May 3, 2017
Hidden Causes of Excess Inventory (2 of 5)
Are new items causing your excess inventory?
Businesses need to move forward in order to avoid stagnating or becoming irrelevant, and for many businesses that means starting new product lines. It’s not always easy to get forecasts on new items right. Most warehouses have some new products that were ordered in excess and now have a bit of dust piling up.
That’s bound to happen sometimes and there’s no silver bullet to completely solve the problem, but it’s better to dial in a workable process to make new item excess a rarity. The improved cashflow that will result is critical to staying nimble and responsive.
Let’s dive into some simple strategies to help reduce excess inventory on these newer items.
For new products that are being created only because the vendor changed their code, consider using a concept called supersessions. That’s where the new product is linked to the old product and the sales history can be shared. Follow that by flagging the old product as obsolete to avoid that item coming up on the wrong lists. Also, consider any outstanding sales orders and purchase orders—as well as existing inventory—left from the old code and put together a plan for the remaining old stock.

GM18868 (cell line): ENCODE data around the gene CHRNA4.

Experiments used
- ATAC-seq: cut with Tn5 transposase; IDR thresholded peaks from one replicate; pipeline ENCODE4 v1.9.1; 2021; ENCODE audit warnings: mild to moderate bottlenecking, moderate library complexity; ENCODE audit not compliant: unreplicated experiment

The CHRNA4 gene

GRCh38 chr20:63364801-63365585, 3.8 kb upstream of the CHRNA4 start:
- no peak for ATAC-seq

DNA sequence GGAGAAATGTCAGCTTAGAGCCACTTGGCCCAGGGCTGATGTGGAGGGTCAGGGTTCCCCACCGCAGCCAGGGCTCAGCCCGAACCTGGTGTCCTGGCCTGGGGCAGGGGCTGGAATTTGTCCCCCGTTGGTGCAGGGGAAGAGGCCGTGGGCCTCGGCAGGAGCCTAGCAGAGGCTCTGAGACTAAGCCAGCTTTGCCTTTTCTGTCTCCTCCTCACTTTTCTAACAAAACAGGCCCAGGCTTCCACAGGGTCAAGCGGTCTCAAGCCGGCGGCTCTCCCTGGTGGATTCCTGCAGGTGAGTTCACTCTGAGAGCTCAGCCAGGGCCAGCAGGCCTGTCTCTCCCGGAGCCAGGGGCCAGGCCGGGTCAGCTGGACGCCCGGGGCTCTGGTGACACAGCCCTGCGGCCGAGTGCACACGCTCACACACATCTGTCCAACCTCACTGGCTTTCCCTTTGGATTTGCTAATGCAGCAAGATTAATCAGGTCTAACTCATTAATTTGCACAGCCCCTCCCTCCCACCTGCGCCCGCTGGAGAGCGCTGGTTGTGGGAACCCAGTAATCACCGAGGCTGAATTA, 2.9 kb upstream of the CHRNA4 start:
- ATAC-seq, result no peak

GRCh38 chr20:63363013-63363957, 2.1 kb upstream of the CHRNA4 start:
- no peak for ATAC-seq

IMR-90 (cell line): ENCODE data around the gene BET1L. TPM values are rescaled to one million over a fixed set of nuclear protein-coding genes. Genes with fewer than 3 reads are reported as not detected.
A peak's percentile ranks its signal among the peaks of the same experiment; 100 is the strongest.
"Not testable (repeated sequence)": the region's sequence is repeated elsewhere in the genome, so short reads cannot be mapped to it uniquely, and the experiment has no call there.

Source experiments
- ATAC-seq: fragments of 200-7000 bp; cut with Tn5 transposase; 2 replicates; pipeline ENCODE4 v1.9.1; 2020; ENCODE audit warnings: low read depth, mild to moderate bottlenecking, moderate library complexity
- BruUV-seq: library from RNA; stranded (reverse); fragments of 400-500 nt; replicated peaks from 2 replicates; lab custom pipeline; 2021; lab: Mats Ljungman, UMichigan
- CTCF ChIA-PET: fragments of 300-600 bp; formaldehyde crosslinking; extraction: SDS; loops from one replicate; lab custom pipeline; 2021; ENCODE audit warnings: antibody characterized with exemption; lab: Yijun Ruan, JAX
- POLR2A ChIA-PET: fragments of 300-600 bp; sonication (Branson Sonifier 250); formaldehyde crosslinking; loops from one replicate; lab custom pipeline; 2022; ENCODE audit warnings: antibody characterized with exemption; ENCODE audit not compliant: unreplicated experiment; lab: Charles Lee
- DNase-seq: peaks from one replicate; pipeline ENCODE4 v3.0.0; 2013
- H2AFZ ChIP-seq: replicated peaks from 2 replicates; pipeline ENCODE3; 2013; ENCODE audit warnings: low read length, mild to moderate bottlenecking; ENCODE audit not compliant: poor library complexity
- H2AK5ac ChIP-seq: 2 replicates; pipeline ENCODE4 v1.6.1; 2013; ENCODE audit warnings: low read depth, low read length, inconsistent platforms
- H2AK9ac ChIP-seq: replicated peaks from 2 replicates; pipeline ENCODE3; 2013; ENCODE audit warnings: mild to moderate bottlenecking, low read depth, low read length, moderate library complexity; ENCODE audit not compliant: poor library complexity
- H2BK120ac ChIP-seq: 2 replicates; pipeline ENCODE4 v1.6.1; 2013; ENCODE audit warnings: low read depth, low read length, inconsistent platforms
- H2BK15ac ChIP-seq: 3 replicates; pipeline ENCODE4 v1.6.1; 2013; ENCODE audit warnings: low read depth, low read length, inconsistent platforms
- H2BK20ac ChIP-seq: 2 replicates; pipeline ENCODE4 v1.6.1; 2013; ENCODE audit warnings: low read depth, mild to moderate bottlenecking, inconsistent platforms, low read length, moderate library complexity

With product supersessions, remember to look at supply chain links like inter-warehouse links and bill of material structures. Be sure to include the new products when appropriate. That helps ensure that the demand streams that were in place for the old code carry through to the new one and gets the planning off to a good start.
It’s also common to have a product that is likely to behave the same as some other product, but the other product is still active. The solution here isn’t exactly a supersession, but rather a simple override of the forecast for the new product that reflects the older, comparable item.
One key aspect is to clearly identify those new items that require more attention. Remember that while these items are “growing up” they will need a little more examination and occasional manual overrides. It’s common for planners to overbuy because there is no history to lean on, but at least try for a reasonable estimate, even if that’s based on “gut feel.” That’s better than nothing! And aim for a forecast that starts when your stock is due to arrive. That way, any over-or under-performance can be found in the period-to-date forecast analysis. Also, remember to watch out for sudden spikes caused by launch specials later in the product’s life cycle.
Clearly, there’s no go-to solution for new items. But with supersessions and comparable products, realistic forecasts are possible. Add some manual tweaks based on initial performance, and there’s no reason to be saddled with new items in excess.
These new products are often critical to a business’ growth, but ordering too much to start will be a costly problem that could stick around for awhile. Planners that use relevant data and keep their eye on fluctuations will be way ahead of schedule for the creation of quality forecasts in the future.